The Words: another lesson (and reminder) about integrity

Over the weekend, I saw the motion picture, “The Words,” starring Bradley Cooper, Zoe Saldana, Dennis Quaid and Jeremy Irons.

When I first saw the coming attractions at, “The Expendables 2” showing, I knew I had to see it. The movie tells the tale about a writer who, at the peak of his literary success, discovers the steep price he must pay for stealing another man’s work.

I’ve heard the lukewarm reviews from the critics. However, I rarely listen. I tend to lean on the side of what I want to see, as opposed to what’s being touted as the next best thing. After all, the opinions are largely subjective—as are literary reviews.

Personally, I loved the movie. Anything that features a typewriter, computer, library, books, ink, pens and thoughts, hooks me. It’s the kind of movie with which all artists, particularly writers, can relate.

I wouldn’t dare spoil the opportunity for you to see this movie for yourself. But I will tell you a line in the film that really had me thinking. One of the characters (the soon-to-be disgraced publisher) told the soon-to-be disgraced writer, “You’re not the only author who has done this kind of thing [plagiarized].”

I thought about that comment and wondered how many amongst the greatest writers of our times have put their names on someone else’s works? For starters, I know that William Shakespeare’s, work had been questioned.

Now here’s a little more food for thought:

As a struggling, unpublished writer, would you take a potential literary masterpiece that fell into your hands without anyone knowing, and put your name on it? If so, would you be able to live with the consequences?

In a nutshell, “The Words,” is a thought-provoking journey that will make you ponder your life as a writer and the possible “what if.” I certainly did. Go see the movie and then tell me what you thought.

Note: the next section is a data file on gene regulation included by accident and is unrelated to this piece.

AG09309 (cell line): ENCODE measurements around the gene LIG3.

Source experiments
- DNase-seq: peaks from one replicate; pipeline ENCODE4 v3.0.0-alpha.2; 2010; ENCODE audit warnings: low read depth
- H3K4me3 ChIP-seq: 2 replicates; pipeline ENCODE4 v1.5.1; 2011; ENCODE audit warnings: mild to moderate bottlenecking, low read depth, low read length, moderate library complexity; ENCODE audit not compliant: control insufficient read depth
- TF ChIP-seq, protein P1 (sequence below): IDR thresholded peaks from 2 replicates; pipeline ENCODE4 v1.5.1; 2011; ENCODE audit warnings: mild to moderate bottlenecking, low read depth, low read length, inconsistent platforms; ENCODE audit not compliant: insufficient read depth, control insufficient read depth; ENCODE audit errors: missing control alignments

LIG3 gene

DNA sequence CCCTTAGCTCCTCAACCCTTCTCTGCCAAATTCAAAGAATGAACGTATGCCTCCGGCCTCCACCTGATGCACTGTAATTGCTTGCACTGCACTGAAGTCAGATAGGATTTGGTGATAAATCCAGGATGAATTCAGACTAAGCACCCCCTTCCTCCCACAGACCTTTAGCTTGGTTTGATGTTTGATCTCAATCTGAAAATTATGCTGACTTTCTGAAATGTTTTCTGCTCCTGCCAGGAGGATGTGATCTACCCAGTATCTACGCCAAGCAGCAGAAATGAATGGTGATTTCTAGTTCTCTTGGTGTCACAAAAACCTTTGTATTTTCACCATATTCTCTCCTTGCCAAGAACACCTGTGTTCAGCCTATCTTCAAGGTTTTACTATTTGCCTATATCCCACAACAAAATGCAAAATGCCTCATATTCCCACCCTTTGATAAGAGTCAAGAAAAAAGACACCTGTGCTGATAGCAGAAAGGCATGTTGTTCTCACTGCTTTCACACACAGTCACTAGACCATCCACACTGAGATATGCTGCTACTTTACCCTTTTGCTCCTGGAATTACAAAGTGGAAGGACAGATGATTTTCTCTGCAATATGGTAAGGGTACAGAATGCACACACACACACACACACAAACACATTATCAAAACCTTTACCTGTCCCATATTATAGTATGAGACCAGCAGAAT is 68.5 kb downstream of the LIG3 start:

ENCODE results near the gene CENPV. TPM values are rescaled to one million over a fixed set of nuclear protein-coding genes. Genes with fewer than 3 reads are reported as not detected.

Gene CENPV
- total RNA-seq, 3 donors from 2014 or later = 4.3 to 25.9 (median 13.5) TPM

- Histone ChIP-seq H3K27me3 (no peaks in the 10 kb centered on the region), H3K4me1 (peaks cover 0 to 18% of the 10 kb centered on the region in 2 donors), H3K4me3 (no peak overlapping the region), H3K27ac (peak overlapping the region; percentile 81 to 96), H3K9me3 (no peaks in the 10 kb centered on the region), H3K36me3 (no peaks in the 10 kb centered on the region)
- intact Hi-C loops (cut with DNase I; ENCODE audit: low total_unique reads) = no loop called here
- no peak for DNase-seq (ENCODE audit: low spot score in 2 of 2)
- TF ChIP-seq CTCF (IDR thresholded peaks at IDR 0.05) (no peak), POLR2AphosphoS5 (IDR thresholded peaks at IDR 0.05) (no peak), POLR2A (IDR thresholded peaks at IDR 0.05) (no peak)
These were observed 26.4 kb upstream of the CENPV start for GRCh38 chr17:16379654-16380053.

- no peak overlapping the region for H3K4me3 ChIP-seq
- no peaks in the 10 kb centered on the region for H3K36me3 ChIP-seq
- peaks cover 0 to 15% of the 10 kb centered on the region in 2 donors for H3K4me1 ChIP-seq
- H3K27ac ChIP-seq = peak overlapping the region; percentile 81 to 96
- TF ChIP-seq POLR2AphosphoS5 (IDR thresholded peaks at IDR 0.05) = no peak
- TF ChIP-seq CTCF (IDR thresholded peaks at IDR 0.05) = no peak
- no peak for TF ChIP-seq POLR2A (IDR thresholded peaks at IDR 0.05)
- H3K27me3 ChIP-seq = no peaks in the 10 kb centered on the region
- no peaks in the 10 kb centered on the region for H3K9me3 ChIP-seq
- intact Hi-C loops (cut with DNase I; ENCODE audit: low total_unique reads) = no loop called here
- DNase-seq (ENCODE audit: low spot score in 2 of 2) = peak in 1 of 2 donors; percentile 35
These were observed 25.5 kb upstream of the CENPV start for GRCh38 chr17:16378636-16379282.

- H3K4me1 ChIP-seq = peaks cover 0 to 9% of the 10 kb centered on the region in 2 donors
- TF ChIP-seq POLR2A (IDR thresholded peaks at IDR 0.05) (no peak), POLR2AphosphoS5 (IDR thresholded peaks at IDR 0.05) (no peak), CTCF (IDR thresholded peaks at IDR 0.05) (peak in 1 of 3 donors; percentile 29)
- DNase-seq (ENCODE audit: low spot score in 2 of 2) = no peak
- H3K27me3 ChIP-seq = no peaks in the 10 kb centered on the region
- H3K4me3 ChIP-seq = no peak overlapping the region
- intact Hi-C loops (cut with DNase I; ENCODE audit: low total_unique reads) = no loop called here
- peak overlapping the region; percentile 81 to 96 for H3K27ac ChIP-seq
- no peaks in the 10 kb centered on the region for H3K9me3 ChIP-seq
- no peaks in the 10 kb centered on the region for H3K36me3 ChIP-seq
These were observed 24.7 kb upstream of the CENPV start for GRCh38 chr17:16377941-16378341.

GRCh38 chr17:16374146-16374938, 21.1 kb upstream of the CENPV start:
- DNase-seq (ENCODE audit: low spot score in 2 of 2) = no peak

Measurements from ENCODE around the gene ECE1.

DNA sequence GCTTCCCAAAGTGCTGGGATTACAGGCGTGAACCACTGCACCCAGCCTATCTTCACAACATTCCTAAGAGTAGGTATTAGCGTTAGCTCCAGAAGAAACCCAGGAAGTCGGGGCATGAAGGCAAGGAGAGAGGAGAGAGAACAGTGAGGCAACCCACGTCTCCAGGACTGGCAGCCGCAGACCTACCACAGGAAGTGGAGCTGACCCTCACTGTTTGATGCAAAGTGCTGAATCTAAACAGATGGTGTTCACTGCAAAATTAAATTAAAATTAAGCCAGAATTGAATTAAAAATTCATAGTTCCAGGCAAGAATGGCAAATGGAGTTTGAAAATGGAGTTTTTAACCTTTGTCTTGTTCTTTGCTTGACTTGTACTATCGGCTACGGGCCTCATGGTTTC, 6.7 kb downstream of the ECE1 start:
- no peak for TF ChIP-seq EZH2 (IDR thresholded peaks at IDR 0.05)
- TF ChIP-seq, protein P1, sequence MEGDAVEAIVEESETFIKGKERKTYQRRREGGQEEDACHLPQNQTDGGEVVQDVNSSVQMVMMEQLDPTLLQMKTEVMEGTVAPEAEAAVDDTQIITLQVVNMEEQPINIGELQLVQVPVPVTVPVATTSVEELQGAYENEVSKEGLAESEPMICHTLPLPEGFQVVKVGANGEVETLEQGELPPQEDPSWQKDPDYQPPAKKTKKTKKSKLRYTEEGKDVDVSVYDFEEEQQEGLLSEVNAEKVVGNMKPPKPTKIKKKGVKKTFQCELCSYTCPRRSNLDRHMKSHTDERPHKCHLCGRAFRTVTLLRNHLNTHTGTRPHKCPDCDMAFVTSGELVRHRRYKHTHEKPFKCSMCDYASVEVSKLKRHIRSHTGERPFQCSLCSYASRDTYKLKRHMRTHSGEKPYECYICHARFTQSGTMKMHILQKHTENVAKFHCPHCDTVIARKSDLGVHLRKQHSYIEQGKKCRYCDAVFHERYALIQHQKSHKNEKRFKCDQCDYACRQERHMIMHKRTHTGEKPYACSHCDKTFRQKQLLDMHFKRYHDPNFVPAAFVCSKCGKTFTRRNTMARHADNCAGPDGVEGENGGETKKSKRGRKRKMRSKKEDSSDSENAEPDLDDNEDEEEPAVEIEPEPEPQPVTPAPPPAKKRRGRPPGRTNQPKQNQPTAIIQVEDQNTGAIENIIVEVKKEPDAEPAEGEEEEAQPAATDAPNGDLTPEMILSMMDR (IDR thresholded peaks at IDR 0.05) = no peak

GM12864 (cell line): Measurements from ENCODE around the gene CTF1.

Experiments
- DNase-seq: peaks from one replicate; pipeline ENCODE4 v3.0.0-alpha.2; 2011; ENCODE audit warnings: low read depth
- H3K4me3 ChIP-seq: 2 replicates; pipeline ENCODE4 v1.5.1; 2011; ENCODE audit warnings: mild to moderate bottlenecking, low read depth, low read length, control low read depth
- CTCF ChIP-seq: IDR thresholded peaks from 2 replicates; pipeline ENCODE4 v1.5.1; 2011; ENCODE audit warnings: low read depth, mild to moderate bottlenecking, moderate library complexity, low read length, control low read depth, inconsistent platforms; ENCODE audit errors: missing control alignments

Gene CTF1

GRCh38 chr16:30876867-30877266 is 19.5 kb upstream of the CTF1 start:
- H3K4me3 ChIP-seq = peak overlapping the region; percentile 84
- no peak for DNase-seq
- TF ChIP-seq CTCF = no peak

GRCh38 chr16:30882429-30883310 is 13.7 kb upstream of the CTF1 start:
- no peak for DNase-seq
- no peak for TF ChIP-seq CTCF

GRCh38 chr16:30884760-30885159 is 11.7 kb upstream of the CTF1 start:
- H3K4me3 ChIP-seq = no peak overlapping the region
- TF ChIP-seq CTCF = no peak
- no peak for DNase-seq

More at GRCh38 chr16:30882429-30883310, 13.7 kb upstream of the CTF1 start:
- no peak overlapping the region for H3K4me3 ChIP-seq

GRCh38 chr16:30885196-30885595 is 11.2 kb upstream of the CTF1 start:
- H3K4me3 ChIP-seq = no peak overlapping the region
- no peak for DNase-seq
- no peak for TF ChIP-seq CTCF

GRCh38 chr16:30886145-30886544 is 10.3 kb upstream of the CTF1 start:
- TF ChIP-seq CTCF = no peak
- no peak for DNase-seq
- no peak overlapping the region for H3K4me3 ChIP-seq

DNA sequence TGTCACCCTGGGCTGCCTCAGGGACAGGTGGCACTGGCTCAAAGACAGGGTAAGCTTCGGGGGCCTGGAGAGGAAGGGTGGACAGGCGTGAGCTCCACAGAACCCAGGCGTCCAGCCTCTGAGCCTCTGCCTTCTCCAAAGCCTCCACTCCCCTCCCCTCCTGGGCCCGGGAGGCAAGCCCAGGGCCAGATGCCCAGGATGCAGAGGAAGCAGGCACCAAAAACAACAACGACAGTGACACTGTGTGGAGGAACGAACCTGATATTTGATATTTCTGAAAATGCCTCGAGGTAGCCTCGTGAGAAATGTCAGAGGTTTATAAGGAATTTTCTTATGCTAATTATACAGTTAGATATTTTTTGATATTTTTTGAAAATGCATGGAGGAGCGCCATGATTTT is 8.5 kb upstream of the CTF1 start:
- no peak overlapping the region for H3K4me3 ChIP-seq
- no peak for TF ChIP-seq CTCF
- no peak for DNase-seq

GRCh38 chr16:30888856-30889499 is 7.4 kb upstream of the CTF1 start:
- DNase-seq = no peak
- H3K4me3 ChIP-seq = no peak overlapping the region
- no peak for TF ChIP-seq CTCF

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Fifty Shades of Bewilderment

They’re locked away in their bedrooms. They have tucked it inside a decorative book cover. It’s hidden from prying eyes on a Kindle and Nook. Everyone is reading “Fifty Shades of Grey.” Everyone except me, perhaps.

Lately, the first question I get, (from those who know I’m a writer or someone who just found out) is, am I reading, “Fifty Shades of Grey.”

Nope. Sorry. But more power to you. Read on.

There are so many pros and cons about this book (which is great for the author) and the attempt to analyze its success and influence would be mind-boggling on so many levels. So I’m not going to try.

I won’t even comment on the article that spoke to calm the publishing industry’s uncertain future. I’ll let you read it. (That’s another topic entirely.)

Don’t get me wrong. The author found a niche, and she’s working it. Wouldn’t you? I have no problem with that. Not at all.

What I want to know is where the heck have the women who are latching onto the “Fifty Shades” like a life raft on the sinking Titanic, been? Women are going nuts over bondage and S&M. You’d think that “mommy porn” “women’s porn” or Erotica for that matter, was just invented.

Really.

At one point I thought it might be a generational thing. My coworker pointed out that there were young women satisfying their curiosities about S&M and bondage, or those wanting more experience so that they can spice up their sex lives. Point taken. But then I see older women gravitating toward it like a youth serum, and I start to wonder all over again.

Where have these women been? Or am I so unfazed or used to erotic books that “Fifty Shades” is like a preschooler’s first Dr. Seuss book? Perhaps. 🙂

There have been authors, good authors, who have been producing erotica, S&M, and bondage for years. Lora Leigh, who I consider one of the best erotic romance writers, can make whips and chains downright sexy.